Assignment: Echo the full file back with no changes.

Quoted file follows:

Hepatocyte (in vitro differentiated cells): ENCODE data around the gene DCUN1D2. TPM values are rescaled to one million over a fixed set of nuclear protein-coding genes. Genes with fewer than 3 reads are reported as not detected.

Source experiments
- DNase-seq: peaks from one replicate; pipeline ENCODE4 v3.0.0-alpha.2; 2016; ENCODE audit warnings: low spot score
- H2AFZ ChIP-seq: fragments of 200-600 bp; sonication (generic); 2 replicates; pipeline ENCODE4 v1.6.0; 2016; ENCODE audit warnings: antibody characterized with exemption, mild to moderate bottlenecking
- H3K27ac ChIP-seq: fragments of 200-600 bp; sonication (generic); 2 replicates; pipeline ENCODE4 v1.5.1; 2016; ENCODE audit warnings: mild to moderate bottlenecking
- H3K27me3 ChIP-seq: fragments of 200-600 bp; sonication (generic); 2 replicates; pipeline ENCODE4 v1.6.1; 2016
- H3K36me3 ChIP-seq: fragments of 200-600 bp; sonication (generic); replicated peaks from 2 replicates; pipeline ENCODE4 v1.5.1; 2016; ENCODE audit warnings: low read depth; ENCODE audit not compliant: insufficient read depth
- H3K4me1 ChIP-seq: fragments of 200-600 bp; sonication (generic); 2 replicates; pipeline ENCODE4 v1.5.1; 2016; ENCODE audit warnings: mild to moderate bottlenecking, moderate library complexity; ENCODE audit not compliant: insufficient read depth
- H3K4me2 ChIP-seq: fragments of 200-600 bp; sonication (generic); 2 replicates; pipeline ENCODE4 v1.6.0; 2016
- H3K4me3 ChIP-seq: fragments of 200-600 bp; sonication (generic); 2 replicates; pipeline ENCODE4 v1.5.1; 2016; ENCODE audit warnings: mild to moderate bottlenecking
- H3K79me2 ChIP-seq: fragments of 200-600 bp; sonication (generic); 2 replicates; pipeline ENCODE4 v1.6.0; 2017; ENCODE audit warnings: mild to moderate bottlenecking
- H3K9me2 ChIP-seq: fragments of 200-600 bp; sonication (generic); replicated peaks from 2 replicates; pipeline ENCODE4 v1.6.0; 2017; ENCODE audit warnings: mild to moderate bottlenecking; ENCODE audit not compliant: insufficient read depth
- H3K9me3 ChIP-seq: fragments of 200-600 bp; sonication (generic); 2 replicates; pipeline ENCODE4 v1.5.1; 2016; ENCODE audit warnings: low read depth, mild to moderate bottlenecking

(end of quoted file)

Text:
Hepatocyte (in vitro differentiated cells): ENCODE data around the gene DCUN1D2. TPM values are rescaled to one million over a fixed set of nuclear protein-coding genes. Genes with fewer than 3 reads are reported as not detected.

Source experiments
- DNase-seq: peaks from one replicate; pipeline ENCODE4 v3.0.0-alpha.2; 2016; ENCODE audit warnings: low spot score
- H2AFZ ChIP-seq: fragments of 200-600 bp; sonication (generic); 2 replicates; pipeline ENCODE4 v1.6.0; 2016; ENCODE audit warnings: antibody characterized with exemption, mild to moderate bottlenecking
- H3K27ac ChIP-seq: fragments of 200-600 bp; sonication (generic); 2 replicates; pipeline ENCODE4 v1.5.1; 2016; ENCODE audit warnings: mild to moderate bottlenecking
- H3K27me3 ChIP-seq: fragments of 200-600 bp; sonication (generic); 2 replicates; pipeline ENCODE4 v1.6.1; 2016
- H3K36me3 ChIP-seq: fragments of 200-600 bp; sonication (generic); replicated peaks from 2 replicates; pipeline ENCODE4 v1.5.1; 2016; ENCODE audit warnings: low read depth; ENCODE audit not compliant: insufficient read depth
- H3K4me1 ChIP-seq: fragments of 200-600 bp; sonication (generic); 2 replicates; pipeline ENCODE4 v1.5.1; 2016; ENCODE audit warnings: mild to moderate bottlenecking, moderate library complexity; ENCODE audit not compliant: insufficient read depth
- H3K4me2 ChIP-seq: fragments of 200-600 bp; sonication (generic); 2 replicates; pipeline ENCODE4 v1.6.0; 2016
- H3K4me3 ChIP-seq: fragments of 200-600 bp; sonication (generic); 2 replicates; pipeline ENCODE4 v1.5.1; 2016; ENCODE audit warnings: mild to moderate bottlenecking
- H3K79me2 ChIP-seq: fragments of 200-600 bp; sonication (generic); 2 replicates; pipeline ENCODE4 v1.6.0; 2017; ENCODE audit warnings: mild to moderate bottlenecking
- H3K9me2 ChIP-seq: fragments of 200-600 bp; sonication (generic); replicated peaks from 2 replicates; pipeline ENCODE4 v1.6.0; 2017; ENCODE audit warnings: mild to moderate bottlenecking; ENCODE audit not compliant: insufficient read depth
- H3K9me3 ChIP-seq: fragments of 200-600 bp; sonication (generic); 2 replicates; pipeline ENCODE4 v1.5.1; 2016; ENCODE audit warnings: low read depth, mild to moderate bottlenecking